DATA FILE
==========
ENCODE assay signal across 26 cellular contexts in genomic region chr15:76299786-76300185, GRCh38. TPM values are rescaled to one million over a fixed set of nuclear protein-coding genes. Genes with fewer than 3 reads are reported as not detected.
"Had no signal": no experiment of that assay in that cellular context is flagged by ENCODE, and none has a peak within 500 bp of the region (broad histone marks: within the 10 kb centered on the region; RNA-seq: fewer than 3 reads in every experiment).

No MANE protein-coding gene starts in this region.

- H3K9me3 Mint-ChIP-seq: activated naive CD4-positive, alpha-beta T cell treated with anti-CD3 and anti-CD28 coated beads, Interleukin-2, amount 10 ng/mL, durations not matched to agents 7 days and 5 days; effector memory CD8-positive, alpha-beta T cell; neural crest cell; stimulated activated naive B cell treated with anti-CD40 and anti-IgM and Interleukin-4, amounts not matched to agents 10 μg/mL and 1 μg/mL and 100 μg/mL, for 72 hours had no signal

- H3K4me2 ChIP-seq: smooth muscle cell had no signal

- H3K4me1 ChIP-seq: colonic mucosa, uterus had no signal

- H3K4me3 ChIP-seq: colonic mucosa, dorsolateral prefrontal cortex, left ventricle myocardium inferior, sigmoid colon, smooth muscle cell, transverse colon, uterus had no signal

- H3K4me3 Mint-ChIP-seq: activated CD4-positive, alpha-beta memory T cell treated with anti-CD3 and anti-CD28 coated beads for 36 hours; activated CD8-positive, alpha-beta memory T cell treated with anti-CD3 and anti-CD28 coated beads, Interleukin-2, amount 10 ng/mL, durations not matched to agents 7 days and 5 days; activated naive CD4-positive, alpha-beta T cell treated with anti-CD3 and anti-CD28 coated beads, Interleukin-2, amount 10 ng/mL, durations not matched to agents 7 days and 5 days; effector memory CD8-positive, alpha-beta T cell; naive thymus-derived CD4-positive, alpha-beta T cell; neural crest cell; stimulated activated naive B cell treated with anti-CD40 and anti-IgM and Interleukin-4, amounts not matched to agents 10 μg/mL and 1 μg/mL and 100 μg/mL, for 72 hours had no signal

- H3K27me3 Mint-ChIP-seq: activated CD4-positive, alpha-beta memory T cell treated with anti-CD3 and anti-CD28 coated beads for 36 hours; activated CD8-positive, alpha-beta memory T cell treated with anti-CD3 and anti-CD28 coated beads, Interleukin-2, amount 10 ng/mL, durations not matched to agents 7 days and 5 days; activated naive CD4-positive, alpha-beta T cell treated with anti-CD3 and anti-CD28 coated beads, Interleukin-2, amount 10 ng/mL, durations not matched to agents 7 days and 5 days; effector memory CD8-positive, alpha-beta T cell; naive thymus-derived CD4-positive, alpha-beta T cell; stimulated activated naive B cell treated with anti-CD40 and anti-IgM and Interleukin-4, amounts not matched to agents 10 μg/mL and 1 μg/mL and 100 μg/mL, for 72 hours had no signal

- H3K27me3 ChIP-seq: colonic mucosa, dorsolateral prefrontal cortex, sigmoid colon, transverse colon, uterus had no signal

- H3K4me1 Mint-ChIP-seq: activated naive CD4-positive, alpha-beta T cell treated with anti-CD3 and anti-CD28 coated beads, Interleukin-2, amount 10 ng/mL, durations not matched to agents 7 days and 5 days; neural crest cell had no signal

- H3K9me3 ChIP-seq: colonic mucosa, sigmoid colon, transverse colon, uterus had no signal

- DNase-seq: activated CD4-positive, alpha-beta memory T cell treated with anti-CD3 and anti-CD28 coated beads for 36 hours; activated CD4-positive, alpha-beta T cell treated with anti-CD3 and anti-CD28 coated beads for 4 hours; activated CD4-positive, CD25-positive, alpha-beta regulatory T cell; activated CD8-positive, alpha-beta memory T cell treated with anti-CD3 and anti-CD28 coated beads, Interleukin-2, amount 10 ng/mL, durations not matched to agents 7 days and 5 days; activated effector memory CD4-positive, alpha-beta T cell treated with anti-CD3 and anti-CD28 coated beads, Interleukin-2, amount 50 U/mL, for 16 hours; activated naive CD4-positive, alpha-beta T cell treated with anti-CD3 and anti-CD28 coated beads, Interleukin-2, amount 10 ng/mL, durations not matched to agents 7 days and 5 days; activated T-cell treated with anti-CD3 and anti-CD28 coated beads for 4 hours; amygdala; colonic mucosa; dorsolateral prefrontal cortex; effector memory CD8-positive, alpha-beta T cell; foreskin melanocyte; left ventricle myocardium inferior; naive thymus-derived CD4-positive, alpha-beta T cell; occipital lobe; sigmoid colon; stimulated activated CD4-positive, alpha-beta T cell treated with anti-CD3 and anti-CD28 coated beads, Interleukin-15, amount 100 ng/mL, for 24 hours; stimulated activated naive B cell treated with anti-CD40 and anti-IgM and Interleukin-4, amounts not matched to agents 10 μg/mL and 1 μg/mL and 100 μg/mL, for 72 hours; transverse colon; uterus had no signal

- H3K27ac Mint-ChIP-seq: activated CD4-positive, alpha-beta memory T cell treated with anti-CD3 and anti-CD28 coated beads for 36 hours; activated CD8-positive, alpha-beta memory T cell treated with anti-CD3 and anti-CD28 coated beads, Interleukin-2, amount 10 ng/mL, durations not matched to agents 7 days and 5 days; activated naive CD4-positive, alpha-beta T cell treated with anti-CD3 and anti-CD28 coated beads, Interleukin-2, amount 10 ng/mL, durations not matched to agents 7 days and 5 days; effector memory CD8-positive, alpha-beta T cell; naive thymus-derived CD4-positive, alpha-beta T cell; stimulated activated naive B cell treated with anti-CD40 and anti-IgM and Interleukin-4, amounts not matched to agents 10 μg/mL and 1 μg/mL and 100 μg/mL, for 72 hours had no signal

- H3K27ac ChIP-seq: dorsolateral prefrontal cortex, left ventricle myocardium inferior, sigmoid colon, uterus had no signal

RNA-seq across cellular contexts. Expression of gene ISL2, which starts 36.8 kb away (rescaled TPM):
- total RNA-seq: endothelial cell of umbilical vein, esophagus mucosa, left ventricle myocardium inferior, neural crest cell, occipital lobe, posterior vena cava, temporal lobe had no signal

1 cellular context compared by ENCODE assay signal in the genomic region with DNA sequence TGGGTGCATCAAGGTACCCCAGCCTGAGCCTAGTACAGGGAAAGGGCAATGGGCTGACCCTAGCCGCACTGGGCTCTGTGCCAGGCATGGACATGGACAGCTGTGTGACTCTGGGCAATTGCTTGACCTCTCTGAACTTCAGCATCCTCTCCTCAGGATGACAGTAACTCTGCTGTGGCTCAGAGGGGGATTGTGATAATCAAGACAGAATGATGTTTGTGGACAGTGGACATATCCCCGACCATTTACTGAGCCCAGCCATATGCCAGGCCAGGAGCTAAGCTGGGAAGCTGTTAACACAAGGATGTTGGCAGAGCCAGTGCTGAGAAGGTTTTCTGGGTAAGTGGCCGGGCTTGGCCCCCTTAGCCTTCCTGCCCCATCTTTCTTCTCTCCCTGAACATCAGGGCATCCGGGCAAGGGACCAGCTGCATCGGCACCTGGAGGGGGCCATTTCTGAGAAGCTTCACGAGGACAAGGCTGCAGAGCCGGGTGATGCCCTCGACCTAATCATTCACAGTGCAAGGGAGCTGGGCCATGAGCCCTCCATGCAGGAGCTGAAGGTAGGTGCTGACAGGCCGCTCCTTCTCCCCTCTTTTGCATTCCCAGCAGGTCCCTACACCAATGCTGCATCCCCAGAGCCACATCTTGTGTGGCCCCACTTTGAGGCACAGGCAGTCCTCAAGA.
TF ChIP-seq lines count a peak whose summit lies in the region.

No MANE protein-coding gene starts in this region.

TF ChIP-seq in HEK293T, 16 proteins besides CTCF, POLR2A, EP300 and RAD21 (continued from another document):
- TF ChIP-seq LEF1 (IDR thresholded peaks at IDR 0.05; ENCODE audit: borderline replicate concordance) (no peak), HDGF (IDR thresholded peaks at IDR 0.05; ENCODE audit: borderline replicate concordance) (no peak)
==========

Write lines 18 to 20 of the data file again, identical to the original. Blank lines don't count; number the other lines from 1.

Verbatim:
1 cellular context compared by ENCODE assay signal in the genomic region with DNA sequence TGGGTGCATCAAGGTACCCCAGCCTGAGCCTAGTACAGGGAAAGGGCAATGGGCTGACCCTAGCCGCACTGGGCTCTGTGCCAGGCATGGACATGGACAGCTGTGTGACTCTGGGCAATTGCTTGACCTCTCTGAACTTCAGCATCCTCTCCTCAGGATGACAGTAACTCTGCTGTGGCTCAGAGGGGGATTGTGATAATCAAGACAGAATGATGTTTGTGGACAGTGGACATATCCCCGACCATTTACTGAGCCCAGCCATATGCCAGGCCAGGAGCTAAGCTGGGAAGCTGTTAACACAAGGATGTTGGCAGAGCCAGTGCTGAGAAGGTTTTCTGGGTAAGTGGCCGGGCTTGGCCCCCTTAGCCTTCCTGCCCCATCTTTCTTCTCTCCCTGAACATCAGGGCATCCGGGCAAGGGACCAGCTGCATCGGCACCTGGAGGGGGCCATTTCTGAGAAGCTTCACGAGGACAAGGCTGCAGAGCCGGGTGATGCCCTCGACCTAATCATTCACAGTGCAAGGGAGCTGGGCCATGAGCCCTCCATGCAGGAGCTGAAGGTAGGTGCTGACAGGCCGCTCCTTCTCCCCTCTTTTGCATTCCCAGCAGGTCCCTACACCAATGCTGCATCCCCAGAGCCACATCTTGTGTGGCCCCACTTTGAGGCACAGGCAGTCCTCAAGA.
TF ChIP-seq lines count a peak whose summit lies in the region.

No MANE protein-coding gene starts in this region.